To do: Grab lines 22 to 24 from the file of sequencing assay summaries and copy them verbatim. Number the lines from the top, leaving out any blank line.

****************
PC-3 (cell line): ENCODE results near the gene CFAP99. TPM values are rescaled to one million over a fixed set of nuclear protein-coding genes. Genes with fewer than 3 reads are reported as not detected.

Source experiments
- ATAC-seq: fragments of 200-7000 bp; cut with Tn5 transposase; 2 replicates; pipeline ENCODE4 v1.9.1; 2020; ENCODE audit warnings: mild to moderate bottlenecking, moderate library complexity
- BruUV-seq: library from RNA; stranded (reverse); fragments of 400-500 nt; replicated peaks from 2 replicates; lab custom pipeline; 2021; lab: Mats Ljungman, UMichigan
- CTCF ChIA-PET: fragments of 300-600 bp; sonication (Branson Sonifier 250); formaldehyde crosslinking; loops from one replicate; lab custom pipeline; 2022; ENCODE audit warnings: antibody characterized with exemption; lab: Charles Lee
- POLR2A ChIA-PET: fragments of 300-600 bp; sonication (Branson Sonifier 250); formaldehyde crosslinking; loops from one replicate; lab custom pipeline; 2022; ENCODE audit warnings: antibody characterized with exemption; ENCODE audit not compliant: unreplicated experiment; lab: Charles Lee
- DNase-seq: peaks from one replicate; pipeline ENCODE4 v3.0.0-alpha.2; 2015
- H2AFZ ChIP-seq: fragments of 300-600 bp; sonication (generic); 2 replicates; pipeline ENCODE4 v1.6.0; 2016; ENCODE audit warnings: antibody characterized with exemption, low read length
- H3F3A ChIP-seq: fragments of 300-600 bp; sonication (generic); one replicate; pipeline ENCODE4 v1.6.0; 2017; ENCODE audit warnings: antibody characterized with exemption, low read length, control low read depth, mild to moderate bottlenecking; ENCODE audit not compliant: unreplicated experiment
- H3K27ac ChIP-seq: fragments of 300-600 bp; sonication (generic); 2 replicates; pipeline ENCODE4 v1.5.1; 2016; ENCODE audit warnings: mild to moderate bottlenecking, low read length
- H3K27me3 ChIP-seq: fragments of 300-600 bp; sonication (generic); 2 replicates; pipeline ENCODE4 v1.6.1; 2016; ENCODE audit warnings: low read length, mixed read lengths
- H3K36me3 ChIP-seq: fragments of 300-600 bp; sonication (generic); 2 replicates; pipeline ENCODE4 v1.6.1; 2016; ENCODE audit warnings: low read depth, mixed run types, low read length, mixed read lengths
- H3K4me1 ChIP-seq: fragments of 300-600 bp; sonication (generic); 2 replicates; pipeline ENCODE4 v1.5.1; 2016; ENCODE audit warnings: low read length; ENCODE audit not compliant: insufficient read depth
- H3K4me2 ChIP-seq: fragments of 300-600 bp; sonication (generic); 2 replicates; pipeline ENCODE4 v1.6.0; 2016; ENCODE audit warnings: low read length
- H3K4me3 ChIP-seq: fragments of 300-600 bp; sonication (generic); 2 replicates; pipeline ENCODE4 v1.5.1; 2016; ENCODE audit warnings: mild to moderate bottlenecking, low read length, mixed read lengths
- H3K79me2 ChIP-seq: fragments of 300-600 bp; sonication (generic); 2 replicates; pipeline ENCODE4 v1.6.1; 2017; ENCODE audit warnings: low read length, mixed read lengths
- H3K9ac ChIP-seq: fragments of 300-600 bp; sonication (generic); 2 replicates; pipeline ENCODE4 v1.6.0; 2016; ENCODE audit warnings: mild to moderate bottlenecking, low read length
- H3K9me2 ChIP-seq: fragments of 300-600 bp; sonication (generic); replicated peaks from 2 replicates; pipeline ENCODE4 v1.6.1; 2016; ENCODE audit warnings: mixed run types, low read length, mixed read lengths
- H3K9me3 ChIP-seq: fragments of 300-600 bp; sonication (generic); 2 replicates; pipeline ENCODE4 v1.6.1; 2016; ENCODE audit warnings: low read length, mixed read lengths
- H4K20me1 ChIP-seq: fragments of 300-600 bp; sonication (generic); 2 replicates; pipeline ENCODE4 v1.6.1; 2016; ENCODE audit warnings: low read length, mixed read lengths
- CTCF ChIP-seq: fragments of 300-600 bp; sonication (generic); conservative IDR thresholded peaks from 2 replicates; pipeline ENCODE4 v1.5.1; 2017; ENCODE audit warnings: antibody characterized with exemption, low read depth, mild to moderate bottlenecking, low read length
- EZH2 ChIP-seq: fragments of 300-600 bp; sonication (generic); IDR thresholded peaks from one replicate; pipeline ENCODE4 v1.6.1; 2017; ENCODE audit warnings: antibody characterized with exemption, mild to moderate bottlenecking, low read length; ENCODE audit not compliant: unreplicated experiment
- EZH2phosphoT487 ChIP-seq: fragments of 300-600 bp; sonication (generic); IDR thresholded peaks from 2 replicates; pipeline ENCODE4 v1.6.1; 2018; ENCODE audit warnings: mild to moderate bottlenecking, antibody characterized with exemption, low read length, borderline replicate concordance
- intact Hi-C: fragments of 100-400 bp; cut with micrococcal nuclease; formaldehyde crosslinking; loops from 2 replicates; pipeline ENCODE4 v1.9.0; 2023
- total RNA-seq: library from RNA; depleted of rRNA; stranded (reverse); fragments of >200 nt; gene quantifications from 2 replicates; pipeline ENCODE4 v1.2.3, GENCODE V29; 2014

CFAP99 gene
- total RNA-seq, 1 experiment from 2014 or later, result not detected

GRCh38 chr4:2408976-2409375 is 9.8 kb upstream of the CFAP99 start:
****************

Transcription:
- EZH2 ChIP-seq: fragments of 300-600 bp; sonication (generic); IDR thresholded peaks from one replicate; pipeline ENCODE4 v1.6.1; 2017; ENCODE audit warnings: antibody characterized with exemption, mild to moderate bottlenecking, low read length; ENCODE audit not compliant: unreplicated experiment
- EZH2phosphoT487 ChIP-seq: fragments of 300-600 bp; sonication (generic); IDR thresholded peaks from 2 replicates; pipeline ENCODE4 v1.6.1; 2018; ENCODE audit warnings: mild to moderate bottlenecking, antibody characterized with exemption, low read length, borderline replicate concordance
- intact Hi-C: fragments of 100-400 bp; cut with micrococcal nuclease; formaldehyde crosslinking; loops from 2 replicates; pipeline ENCODE4 v1.9.0; 2023